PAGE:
Shailesh Kapoor: The AIB & MSG controversies: Symptoms of a Larger Malice?

06 Feb,2015

By Shailesh Kapoor

 

The mass resignation at the Censor Board, after the film MSG was cleared by the appellate tribunal in a hurry, set the tone for what was to follow. There was a bizarre little news on the word “Bombay” being beeped out in a music video. And now, the AIB controversy over the Ranveer-Arjun ‘roast’ has firmly set the agenda for 2015 – it’s going to be a chaotic year for entertainment content regulation and censorship.

 

The AIB controversy, eventually leading to the comedy group pulling off the videos off their YouTube channel, has triggered off a lot of discussion, especially on the social media. The slant of most opinions expressed is around the idea of freedom of speech. A few who have spoken against AIB have centered their argument on the extreme use of profanity in the videos.

 

Unfortunately, most such opinions come across as rants, which serve little purpose in the real world, because in reality, the subject of regulation, censorship and moral policing is far more complex than how it’s often positioned in the media.

 

The central piece of this complexity is the structure of the regulatory mechanism, where separate laws or guidelines control different media. The film certification board (CBFC) has been liberal in granting ‘A’ certificates to a wide range of films that have pushed the envelope on language, graphic violence and adult video content. But the same content has to be censored again for home video and satellite, since those are technically different media.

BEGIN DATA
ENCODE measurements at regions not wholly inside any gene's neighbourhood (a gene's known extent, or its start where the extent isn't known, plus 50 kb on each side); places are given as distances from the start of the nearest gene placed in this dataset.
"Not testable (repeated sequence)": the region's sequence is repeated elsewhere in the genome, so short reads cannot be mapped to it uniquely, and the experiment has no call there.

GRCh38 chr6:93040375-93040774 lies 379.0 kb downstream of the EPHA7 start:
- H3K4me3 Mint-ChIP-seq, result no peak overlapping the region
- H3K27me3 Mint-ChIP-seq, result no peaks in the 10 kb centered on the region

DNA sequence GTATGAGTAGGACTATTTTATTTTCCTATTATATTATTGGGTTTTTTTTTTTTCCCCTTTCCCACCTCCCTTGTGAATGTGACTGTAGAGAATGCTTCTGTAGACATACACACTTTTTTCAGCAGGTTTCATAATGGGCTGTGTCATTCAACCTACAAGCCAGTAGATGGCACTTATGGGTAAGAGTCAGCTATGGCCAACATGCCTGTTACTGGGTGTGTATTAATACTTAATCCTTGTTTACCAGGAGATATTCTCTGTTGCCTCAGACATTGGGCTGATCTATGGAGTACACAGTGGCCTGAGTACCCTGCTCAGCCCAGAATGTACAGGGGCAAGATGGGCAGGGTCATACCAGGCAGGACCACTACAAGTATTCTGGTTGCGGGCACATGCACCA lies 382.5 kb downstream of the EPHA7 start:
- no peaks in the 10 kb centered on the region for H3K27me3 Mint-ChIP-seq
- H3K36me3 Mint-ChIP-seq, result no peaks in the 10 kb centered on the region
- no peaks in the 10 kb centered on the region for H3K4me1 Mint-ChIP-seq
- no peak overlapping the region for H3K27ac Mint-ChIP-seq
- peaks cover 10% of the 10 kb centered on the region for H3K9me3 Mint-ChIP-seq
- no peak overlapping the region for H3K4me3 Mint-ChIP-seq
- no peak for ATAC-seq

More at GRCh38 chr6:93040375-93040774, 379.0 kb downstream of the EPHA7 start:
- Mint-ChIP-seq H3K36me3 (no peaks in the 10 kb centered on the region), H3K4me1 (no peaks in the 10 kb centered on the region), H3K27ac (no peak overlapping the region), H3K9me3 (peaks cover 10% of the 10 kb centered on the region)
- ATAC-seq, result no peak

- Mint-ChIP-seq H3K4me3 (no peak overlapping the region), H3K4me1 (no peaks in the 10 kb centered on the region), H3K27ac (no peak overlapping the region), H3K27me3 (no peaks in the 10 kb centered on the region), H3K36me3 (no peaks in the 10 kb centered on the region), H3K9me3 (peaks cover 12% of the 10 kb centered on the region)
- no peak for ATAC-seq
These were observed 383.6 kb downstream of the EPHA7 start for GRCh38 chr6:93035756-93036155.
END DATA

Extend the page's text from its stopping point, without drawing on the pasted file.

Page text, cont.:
The audience may be the same, but the context of viewing, not the audience or the content, seems to be dictating what can be seen on a TV at home. The same TV channel, when streamed over the Internet, can still screen only the content that has passed the TV guidelines. But the ‘uncensored’ version of the same content is available on the Internet anyway.

 

Then we have cases of Hollywood filmmakers refusing to release their films in India with censor cuts, and the anti-smoking warning to distract the audience every time a character smokes on screen, sometimes for less than a second!

 

In this trigger-happy environment, where everyone has a view and all guidelines comes with their bagful of loopholes, we see ad hoc decisions being taken by all sides. TV channels are known to blur cleavage shots in foreign content, the kinds of which would be routine in a U/A censored Hindi movie. In the subtitles, there is a mass sanitisation of the language, and even words like beef are removed. No one wants to face the wrath of the moral police or a government body. After all, channels have been pulled off air for violating these vaguely-defined norms.

 

This week, I figured that there is another set of guidelines for stage performances. Apparently, you can’t perform anything impromptu, because you need to submit a script for approval. It also turns out that there is no staff to read the script, but if there’s a controversy later, they do have a staff to match the script vis-à-vis the actual content, and pick holes.

 

Essentially, if the AIB Roast had not made it to YouTube, all would have fine. Yet, the regulatory concern is about the stage show part of it, not the internet broadcast.  Internet remains the elephant in the room no one wants to address.

 

As technology permeates our vast country, the prevailing confusion will continue to multiply. We may be in for a lot more randomness in the coming months and years. Like always, the entertainment industry tends to be at the receiving end, often the soft targets of the moral police for quick publicity. But there’s little doubt in my mind that our ambiguous regulatory norms fuel this moral police.

 

There are no easy answers, except to say that what’s required is an overhaul, not a tweak. And no, this is not a discussion on ‘freedom of speech’, but one on ‘freedom from obsolescence’.

 

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